Constraint implication
Simon Peyton Jones
simonpj at microsoft.com
Tue Jan 2 10:07:45 UTC 2018
Getting this stuff into GHC is the tricky part!
Indeed… but step 1 is to articulate a well-formed specification. I’m not close enough to this conversation to understand all the details, let alone form a specification. But perhaps some of you are.
I think (2) is described here: https://ghc.haskell.org/trac/ghc/wiki/QuantifiedContexts. I have been keen on this proposal for years, just lacking time to execute on it.
Simon
From: Libraries [mailto:libraries-bounces at haskell.org] On Behalf Of Edward Kmett
Sent: 27 December 2017 19:18
To: Ryan Reich <ryan.reich at gmail.com>
Cc: Haskell Libraries <libraries at haskell.org>
Subject: Re: Constraint implication
Just a few old observations I've made from implementing these things into type systems of my own:
1.) An internal hom for the category of constraints is admissible:
(|-) :: Constraint -> Constraint -> Constraint
models entailment, and effectively brings into scope a local rule, but global instance resolution isn't lost if this is only produced from existing instances.
To your point, this is analogous to the (:-) :: Constraint -> Constraint -> * external hom for the category of constraints provided by my constraints package, but it is internal, with all of the appropriate CCC operations.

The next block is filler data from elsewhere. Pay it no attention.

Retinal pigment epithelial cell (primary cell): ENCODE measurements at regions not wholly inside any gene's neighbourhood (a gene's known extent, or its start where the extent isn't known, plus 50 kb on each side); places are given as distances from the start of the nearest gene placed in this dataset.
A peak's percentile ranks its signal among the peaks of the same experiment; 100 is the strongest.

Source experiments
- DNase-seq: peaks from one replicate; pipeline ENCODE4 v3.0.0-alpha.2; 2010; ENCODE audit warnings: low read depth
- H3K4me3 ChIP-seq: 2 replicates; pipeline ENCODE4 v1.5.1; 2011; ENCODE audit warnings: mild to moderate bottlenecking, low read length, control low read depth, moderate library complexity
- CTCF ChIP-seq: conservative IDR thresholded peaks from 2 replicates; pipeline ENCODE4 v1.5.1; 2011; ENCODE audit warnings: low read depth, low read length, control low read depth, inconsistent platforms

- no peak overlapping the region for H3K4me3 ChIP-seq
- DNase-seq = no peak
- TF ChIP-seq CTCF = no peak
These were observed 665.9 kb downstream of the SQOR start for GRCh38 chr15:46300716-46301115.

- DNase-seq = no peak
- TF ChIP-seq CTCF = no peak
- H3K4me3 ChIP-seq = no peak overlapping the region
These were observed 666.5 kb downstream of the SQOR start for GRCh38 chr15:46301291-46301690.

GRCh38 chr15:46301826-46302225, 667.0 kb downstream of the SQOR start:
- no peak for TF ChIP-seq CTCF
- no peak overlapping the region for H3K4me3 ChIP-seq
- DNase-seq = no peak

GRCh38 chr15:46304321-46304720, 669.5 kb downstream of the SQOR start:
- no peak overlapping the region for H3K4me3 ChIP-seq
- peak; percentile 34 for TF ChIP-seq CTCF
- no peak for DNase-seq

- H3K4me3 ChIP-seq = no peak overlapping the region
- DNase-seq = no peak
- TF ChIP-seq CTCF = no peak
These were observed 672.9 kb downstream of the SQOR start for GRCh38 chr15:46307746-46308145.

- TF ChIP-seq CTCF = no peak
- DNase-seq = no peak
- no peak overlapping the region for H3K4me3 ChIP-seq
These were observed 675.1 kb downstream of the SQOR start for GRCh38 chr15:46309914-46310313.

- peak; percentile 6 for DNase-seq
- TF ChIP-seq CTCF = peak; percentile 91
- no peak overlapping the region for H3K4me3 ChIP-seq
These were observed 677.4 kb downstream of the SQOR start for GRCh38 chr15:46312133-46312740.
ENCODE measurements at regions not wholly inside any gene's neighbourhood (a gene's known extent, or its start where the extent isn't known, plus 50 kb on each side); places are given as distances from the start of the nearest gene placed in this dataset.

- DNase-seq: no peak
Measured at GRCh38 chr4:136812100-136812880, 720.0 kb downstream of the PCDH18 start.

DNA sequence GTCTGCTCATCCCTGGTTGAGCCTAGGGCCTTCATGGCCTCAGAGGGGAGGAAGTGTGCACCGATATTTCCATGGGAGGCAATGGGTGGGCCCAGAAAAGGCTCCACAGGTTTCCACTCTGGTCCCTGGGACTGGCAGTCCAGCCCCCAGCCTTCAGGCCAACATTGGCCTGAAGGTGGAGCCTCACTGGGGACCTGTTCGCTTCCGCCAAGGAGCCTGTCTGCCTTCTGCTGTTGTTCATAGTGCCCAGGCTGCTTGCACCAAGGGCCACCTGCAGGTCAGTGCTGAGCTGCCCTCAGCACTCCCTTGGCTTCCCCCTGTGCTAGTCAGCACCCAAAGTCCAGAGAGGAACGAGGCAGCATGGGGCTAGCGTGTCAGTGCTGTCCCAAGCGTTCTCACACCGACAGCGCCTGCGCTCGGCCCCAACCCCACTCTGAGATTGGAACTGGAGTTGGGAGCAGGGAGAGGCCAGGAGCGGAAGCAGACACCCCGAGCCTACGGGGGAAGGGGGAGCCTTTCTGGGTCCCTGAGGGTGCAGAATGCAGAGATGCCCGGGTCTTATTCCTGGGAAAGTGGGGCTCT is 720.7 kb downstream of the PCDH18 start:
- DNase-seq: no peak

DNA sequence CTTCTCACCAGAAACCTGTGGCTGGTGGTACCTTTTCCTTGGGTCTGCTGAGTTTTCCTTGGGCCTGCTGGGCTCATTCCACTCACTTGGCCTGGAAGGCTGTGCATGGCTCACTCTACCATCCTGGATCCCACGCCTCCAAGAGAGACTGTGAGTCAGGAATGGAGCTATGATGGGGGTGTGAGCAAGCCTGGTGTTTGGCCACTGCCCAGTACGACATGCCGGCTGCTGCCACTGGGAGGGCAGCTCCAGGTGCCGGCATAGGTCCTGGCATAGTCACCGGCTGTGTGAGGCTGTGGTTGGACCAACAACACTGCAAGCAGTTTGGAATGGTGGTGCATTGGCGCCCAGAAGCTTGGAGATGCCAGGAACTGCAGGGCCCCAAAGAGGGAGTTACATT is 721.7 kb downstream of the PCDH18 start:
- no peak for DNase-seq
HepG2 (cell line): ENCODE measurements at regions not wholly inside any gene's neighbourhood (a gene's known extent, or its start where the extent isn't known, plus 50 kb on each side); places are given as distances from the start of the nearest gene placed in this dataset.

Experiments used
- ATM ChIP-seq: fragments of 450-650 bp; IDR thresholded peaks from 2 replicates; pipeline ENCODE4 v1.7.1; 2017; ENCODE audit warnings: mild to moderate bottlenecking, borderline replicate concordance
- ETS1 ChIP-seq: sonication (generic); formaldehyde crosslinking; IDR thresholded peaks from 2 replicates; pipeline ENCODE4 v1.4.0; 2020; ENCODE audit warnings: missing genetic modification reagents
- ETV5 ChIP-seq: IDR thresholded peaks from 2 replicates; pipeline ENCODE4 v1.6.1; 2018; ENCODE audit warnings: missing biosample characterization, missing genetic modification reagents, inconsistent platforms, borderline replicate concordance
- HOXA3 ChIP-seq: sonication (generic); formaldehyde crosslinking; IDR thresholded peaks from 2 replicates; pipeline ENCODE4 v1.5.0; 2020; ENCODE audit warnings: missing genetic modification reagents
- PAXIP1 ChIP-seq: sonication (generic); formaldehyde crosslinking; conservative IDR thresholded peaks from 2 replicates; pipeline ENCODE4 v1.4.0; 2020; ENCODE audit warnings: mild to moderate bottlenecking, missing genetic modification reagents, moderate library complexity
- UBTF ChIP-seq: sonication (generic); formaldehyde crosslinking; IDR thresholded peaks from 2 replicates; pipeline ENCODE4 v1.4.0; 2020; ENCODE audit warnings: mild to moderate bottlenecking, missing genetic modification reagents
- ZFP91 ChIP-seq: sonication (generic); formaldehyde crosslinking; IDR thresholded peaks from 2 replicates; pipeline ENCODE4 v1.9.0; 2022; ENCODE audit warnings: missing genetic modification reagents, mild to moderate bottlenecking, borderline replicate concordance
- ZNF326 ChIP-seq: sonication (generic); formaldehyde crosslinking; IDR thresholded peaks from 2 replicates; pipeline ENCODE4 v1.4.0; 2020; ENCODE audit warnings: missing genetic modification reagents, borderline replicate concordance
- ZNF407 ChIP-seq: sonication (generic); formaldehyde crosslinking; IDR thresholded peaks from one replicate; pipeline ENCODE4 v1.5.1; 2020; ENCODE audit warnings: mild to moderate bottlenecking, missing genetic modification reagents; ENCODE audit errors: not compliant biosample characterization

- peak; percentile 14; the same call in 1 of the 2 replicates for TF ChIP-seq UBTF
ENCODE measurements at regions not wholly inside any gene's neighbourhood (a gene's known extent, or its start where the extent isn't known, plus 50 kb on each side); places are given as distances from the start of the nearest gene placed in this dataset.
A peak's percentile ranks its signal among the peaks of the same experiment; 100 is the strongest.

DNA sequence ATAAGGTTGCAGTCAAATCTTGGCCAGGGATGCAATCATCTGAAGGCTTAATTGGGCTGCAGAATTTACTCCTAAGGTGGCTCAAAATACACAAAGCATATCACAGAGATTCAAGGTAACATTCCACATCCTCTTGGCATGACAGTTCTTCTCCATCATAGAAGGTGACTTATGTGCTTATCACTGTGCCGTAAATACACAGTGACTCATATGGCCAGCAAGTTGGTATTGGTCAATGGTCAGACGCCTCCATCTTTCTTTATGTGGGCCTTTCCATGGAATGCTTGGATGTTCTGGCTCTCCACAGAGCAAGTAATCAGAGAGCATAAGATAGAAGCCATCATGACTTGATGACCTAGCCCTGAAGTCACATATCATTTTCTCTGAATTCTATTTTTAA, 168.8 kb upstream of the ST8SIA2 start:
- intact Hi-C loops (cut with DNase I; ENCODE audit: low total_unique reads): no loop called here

2.) Quantification over constraints is also admissible.
Neither one compromises the "thinness" of the category of constraints that provides us global coherence of instance resolution
In this case the property that if D is thin, so is [C,D]. forall here can quantify over any other kind you want.
Unfortunately, neither implemented in Haskell.
You'd need both of them to be able to talk about constraints like (forall a. Eq a |- Eq (f a)).
Together could eliminate, morally, the entire Data.Functor.Classes mess. (That said, as implemented those classes are a bit stronger than the quantified form)
3.) Constraint also admits a sum type, (\/) but it acts more like a least upper bound than an either.
It is much easier to talk about in the category of constraints using the first part above.
Given (p |- r, q |- r), (p \/ q) |- r and vice versa.
The key to keeping the category of constraints thin is that you can't case analyze on it, its more like if you look at, say, Ord [a] \/ Eq a you can get to any constraint that you could get to given the intersection of both, not using the particulars of either. e.g. its morally as powerful as Eq [a] in this case.
Getting this stuff into GHC is the tricky part!
-Edward
On Wed, Dec 27, 2017 at 2:50 AM, Ryan Reich <ryan.reich at gmail.com<mailto:ryan.reich at gmail.com>> wrote:
The Constraint kind appears to lack an interface to an important capability that is already part of the type checker: constraint implication. Namely, the ability to provide a witness for the statement "constraint c1 implies constraint c2" or, more importantly, "for all a, constraint (c1 a) implies constraint (c2 a)", where c1 and c2 are now constraint-valued type functions (and possibly even for constraint functions with multiple parameters). It seems to me that this can follow the pattern of the "magic" Coercible type class and the (non-magic) Coercion data type; it provides the programmer with an analogous value to this example that can be obtained in apparently no other way.
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